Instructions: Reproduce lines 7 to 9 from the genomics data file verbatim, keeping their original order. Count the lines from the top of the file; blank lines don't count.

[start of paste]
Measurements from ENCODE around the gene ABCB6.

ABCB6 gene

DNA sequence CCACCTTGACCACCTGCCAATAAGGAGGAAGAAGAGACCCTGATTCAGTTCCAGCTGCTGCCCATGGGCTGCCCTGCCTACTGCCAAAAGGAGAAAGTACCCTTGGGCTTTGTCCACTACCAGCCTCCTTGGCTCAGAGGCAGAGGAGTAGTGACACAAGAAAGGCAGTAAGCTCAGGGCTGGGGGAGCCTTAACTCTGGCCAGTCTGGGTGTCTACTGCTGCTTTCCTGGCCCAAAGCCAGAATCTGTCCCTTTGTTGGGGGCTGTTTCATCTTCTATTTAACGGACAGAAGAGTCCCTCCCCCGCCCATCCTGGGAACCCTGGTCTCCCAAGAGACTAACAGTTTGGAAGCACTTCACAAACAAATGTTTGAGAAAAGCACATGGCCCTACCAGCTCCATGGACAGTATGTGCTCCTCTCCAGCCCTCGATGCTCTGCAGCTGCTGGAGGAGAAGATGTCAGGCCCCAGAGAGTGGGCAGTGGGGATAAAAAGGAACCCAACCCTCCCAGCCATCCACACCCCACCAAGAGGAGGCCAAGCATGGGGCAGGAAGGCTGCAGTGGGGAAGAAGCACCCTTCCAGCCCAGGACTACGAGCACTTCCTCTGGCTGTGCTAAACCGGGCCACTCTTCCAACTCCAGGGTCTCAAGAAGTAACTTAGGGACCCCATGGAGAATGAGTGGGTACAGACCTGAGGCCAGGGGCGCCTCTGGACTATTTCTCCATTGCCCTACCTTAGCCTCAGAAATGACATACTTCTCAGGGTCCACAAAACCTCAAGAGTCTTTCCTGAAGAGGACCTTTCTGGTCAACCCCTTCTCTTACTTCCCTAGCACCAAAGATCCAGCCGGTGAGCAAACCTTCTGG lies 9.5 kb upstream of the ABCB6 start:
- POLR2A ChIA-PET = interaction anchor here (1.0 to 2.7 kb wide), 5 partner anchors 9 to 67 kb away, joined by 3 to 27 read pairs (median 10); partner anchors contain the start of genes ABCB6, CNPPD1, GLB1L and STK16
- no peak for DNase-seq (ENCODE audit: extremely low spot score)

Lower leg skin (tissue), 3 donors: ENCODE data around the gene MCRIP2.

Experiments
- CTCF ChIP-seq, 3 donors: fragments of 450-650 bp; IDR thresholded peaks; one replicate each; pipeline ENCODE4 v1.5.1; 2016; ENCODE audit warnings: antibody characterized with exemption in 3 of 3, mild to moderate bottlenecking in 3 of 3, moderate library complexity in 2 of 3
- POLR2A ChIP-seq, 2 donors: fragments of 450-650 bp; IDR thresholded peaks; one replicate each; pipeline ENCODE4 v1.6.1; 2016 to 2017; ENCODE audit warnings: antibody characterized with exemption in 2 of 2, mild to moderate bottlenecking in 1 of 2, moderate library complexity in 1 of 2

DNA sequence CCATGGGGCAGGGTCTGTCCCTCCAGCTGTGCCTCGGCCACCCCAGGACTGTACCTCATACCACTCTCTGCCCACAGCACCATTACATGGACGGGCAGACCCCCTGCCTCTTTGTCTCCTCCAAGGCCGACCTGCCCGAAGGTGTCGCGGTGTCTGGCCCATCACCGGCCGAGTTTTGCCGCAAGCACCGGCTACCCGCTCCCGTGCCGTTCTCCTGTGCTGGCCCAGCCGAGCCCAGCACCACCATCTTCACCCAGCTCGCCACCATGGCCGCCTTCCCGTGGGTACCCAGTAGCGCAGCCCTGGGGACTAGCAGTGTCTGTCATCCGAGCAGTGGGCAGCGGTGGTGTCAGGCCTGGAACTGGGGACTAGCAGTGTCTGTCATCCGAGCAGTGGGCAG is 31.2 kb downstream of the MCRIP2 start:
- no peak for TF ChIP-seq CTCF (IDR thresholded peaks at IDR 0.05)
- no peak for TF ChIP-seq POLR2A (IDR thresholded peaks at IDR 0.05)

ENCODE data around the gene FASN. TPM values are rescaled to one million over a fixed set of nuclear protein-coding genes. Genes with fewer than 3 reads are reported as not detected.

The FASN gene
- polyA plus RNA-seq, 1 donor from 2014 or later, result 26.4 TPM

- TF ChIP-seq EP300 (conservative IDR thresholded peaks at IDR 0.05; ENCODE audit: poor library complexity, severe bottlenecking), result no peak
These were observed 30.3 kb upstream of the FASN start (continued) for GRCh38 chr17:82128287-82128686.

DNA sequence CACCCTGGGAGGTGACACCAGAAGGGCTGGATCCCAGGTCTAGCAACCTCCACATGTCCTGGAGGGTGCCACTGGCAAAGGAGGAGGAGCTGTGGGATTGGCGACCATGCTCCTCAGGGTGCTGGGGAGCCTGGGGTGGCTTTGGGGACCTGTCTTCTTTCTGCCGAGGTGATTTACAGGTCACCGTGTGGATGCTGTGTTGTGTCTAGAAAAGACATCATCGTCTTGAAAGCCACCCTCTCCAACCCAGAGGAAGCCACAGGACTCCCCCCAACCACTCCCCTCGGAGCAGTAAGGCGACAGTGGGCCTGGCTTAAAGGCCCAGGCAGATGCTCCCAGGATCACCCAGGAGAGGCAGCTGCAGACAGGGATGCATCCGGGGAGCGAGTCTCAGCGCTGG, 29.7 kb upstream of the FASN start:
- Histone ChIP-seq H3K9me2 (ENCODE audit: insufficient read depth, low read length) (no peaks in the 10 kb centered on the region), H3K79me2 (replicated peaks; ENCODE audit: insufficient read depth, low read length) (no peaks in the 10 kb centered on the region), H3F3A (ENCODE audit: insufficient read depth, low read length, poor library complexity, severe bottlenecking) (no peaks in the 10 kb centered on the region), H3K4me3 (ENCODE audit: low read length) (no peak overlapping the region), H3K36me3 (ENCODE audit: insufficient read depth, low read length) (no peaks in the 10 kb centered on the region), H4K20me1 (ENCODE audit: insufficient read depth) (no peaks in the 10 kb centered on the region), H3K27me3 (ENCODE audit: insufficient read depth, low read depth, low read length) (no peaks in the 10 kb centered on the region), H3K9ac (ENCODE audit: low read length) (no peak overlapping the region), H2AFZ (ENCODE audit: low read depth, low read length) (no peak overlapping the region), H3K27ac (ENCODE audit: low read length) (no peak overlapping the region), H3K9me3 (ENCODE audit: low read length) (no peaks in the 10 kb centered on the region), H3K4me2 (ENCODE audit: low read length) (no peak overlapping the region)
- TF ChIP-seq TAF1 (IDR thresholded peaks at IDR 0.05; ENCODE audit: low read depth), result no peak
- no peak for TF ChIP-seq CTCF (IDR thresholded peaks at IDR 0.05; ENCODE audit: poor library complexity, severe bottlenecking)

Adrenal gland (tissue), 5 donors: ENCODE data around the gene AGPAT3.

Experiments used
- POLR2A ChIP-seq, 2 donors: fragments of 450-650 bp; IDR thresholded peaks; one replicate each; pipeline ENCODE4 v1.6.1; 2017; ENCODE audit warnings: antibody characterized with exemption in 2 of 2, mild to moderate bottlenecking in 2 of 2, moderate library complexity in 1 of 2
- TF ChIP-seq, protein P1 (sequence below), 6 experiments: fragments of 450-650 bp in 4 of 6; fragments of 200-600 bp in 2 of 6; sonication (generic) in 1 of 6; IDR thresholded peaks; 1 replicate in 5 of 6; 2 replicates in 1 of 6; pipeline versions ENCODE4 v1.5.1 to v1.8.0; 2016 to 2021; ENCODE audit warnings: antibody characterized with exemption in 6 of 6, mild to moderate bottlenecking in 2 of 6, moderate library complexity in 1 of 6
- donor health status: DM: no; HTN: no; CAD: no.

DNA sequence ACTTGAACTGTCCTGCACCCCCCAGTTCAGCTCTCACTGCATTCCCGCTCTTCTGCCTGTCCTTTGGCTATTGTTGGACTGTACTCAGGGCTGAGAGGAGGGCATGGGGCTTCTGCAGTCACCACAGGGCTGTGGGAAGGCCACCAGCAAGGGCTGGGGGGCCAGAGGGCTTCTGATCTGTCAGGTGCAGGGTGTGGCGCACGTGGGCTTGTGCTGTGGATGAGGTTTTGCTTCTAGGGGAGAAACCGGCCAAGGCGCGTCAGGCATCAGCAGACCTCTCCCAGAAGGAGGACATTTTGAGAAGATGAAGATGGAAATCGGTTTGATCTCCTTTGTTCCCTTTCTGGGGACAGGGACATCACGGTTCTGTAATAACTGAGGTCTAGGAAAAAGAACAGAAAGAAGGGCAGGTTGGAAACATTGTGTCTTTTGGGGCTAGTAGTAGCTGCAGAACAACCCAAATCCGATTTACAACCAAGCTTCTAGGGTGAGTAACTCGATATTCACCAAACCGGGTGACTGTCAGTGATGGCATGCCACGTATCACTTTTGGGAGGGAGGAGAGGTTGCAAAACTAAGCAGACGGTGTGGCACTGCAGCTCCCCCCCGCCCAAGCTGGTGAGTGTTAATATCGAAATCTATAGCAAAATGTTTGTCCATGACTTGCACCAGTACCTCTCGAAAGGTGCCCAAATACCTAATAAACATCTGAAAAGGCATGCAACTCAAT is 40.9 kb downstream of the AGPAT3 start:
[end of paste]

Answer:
Experiments
- CTCF ChIP-seq, 3 donors: fragments of 450-650 bp; IDR thresholded peaks; one replicate each; pipeline ENCODE4 v1.5.1; 2016; ENCODE audit warnings: antibody characterized with exemption in 3 of 3, mild to moderate bottlenecking in 3 of 3, moderate library complexity in 2 of 3
- POLR2A ChIP-seq, 2 donors: fragments of 450-650 bp; IDR thresholded peaks; one replicate each; pipeline ENCODE4 v1.6.1; 2016 to 2017; ENCODE audit warnings: antibody characterized with exemption in 2 of 2, mild to moderate bottlenecking in 1 of 2, moderate library complexity in 1 of 2